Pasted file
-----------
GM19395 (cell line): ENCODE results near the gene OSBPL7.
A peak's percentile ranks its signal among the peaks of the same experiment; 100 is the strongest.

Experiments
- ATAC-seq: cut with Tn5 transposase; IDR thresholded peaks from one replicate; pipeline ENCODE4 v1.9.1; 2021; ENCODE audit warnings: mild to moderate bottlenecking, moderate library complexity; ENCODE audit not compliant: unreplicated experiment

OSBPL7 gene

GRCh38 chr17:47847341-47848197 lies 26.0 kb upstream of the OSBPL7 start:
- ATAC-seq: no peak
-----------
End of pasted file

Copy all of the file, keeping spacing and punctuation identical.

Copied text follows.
GM19395 (cell line): ENCODE results near the gene OSBPL7.
A peak's percentile ranks its signal among the peaks of the same experiment; 100 is the strongest.

Experiments
- ATAC-seq: cut with Tn5 transposase; IDR thresholded peaks from one replicate; pipeline ENCODE4 v1.9.1; 2021; ENCODE audit warnings: mild to moderate bottlenecking, moderate library complexity; ENCODE audit not compliant: unreplicated experiment

OSBPL7 gene

GRCh38 chr17:47847341-47848197 lies 26.0 kb upstream of the OSBPL7 start:
- ATAC-seq: no peak